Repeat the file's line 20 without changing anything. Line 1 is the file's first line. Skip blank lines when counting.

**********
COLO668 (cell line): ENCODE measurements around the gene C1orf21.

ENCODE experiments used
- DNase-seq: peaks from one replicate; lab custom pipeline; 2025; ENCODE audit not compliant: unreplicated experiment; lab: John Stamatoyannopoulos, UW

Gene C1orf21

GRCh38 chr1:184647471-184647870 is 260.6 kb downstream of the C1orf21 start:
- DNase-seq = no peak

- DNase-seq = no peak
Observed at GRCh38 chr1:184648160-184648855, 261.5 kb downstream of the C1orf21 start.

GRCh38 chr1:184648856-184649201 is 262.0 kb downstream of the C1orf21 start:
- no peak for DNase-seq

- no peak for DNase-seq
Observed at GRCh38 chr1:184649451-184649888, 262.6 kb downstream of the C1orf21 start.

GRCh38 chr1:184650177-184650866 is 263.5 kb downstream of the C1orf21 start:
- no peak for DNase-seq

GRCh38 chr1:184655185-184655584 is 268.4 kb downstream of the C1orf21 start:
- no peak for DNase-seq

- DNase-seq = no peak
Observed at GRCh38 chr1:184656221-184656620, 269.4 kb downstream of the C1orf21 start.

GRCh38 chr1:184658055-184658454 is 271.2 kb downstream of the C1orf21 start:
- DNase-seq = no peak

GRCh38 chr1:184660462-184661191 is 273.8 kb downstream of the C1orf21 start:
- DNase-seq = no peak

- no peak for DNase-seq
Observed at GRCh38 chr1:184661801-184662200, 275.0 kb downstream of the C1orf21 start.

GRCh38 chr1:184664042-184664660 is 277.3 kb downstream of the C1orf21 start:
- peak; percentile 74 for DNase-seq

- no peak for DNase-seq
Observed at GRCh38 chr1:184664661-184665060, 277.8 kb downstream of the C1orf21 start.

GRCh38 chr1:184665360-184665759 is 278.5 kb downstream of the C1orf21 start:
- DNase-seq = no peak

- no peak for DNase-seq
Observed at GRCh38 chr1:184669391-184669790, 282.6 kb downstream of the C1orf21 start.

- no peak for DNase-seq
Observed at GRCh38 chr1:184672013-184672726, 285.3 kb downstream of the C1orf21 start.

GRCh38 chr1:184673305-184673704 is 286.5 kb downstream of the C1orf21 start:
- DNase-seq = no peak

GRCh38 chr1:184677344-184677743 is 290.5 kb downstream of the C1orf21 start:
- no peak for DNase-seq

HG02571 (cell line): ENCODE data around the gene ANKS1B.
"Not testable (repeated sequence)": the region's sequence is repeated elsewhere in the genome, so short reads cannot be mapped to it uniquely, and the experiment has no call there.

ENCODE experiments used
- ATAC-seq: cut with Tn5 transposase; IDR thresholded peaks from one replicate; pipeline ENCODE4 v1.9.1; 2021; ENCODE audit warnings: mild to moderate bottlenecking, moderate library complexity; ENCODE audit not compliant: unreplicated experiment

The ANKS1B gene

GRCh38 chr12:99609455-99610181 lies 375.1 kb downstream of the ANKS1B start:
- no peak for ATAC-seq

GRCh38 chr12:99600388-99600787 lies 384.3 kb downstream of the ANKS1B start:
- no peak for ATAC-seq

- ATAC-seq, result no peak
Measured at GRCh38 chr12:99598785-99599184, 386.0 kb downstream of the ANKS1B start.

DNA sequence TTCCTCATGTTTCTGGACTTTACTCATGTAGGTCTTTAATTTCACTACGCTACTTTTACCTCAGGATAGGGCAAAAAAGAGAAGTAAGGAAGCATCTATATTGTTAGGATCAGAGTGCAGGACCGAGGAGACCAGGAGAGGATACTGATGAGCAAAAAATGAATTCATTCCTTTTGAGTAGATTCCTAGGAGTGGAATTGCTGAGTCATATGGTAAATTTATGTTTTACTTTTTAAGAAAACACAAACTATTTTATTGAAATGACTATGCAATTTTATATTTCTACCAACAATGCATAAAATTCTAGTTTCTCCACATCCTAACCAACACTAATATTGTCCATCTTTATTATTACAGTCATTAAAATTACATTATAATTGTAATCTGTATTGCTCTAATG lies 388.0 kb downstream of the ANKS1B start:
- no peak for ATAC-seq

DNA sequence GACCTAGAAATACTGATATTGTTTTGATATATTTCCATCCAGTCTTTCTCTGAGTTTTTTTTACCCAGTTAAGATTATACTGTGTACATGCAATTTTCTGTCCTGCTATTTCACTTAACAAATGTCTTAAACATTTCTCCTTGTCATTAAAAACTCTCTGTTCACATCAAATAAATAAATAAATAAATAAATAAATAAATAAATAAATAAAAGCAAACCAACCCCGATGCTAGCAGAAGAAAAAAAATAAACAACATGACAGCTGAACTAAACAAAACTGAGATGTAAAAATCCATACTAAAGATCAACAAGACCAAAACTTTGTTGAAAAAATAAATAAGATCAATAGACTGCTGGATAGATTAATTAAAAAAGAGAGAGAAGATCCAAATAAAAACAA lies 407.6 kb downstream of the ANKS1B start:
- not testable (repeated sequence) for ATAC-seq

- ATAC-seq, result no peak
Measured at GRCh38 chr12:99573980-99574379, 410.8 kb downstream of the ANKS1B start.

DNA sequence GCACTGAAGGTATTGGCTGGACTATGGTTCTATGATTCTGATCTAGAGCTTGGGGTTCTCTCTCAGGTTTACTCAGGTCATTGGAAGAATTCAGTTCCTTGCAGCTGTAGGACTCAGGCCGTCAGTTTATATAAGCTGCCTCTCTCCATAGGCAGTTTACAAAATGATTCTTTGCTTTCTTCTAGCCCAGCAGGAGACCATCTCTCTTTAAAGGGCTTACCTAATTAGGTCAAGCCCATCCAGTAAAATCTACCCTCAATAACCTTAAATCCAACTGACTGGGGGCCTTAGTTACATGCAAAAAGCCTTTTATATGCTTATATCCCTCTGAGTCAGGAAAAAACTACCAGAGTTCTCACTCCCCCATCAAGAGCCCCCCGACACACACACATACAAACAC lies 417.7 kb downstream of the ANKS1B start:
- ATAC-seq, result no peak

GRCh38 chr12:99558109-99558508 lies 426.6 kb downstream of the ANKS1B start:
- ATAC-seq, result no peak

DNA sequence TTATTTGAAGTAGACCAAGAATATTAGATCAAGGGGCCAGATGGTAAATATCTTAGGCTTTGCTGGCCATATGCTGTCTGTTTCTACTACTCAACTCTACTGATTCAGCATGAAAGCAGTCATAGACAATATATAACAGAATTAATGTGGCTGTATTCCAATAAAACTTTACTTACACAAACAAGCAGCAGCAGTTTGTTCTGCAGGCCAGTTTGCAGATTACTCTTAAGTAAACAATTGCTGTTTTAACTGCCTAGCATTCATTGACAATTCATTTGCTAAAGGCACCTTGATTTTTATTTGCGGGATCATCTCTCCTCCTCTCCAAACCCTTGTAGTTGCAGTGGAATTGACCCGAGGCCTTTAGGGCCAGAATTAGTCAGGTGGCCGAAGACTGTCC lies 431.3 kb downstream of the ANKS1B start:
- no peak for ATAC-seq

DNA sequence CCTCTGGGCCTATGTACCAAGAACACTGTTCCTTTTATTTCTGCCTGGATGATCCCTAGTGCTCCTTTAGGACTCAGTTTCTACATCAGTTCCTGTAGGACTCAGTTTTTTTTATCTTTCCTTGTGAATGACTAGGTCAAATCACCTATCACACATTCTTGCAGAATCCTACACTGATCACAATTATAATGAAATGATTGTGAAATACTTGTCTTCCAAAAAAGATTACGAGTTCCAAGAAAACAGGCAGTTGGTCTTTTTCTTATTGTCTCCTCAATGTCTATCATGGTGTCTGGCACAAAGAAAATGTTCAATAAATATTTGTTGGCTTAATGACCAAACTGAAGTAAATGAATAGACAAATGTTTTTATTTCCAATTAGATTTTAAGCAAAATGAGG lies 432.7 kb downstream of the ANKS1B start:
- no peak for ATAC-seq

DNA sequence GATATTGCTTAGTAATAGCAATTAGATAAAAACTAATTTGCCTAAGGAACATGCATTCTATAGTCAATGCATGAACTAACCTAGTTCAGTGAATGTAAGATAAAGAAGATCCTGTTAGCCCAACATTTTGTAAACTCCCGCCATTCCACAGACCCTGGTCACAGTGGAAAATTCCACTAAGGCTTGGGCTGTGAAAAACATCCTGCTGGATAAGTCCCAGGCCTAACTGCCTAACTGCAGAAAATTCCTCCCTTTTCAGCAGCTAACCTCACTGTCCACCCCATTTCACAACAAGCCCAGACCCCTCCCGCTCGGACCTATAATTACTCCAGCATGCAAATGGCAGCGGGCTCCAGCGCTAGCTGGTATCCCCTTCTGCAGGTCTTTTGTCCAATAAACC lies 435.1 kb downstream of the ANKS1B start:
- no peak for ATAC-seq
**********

- DNase-seq = no peak